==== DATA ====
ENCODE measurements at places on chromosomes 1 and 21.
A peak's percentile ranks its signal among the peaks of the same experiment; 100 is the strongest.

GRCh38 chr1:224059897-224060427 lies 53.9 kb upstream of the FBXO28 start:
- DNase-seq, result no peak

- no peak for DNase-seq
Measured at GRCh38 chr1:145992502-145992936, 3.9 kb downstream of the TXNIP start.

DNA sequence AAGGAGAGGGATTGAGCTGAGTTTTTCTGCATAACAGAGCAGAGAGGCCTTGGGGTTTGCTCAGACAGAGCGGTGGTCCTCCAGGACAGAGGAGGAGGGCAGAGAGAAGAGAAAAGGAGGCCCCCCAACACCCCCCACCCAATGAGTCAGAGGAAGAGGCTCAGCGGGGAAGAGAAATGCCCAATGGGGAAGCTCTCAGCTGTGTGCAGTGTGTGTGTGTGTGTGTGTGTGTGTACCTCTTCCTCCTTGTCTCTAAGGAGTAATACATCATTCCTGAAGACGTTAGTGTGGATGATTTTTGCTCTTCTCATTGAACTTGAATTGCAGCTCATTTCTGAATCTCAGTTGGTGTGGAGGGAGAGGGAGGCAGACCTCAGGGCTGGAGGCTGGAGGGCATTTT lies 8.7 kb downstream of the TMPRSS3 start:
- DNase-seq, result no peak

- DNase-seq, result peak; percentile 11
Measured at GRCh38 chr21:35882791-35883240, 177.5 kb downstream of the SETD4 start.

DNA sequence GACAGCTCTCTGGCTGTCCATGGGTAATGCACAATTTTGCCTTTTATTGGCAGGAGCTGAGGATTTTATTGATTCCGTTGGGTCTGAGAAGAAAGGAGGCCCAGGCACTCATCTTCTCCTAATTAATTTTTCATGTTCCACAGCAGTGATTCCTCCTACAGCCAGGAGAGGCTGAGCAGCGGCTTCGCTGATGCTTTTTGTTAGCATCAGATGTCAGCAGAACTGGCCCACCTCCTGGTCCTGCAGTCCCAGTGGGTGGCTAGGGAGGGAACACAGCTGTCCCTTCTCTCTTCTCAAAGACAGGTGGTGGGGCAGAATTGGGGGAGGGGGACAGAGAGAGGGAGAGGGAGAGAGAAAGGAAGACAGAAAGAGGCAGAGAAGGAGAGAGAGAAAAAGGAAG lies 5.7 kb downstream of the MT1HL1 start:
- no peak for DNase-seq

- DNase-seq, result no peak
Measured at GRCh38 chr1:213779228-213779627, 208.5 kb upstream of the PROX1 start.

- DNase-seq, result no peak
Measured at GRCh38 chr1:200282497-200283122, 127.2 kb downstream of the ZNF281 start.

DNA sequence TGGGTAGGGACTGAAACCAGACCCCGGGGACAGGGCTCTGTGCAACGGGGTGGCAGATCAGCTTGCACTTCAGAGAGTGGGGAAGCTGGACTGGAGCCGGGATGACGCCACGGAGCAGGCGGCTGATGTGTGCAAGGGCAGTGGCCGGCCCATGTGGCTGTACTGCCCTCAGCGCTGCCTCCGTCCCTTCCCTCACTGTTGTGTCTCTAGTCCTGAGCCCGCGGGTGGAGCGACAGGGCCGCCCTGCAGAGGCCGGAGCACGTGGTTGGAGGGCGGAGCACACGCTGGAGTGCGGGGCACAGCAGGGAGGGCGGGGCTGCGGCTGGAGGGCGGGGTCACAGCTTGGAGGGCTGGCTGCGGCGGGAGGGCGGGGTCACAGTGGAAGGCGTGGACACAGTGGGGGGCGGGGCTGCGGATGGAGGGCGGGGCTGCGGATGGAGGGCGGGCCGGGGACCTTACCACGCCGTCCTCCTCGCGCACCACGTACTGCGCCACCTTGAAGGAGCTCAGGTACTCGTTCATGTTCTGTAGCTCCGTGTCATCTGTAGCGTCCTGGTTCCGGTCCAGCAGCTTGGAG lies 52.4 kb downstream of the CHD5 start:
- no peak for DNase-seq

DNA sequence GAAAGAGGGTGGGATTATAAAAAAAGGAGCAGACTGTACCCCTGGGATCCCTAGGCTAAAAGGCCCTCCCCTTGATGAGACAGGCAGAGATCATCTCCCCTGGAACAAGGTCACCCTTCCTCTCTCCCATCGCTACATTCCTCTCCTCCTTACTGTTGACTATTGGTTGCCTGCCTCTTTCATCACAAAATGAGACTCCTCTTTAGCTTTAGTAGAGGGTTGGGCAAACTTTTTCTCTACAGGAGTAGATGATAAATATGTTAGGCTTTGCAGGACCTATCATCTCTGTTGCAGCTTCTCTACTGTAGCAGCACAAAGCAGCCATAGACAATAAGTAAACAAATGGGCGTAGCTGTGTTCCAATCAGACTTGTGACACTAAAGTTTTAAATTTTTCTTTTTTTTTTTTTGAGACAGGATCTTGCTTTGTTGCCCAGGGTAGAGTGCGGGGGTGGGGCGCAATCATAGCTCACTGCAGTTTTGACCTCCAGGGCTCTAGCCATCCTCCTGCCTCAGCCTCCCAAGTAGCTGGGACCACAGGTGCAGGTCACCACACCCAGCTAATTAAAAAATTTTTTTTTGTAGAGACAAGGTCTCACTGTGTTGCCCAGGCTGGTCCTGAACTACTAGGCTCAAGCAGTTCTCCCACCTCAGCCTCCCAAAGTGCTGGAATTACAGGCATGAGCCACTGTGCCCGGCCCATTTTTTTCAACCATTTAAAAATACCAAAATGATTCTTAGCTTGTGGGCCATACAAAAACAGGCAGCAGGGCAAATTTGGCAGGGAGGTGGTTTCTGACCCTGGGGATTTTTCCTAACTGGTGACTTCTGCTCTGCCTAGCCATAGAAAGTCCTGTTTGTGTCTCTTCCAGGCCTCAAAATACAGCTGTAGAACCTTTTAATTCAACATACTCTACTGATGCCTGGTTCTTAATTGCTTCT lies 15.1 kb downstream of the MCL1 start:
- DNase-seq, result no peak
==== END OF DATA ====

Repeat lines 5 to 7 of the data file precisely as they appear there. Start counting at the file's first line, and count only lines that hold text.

- no peak for DNase-seq
Measured at GRCh38 chr1:145992502-145992936, 3.9 kb downstream of the TXNIP start.

DNA sequence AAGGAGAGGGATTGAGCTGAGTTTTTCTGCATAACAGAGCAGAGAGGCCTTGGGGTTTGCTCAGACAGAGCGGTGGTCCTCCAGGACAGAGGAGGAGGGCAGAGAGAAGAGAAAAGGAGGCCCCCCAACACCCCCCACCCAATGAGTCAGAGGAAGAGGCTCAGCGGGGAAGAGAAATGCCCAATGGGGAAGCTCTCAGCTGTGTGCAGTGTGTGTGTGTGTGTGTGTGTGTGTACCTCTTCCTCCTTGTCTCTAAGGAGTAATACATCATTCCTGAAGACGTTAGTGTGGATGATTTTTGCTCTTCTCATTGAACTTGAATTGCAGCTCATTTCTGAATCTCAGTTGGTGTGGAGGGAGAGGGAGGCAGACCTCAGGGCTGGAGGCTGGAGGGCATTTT lies 8.7 kb downstream of the TMPRSS3 start: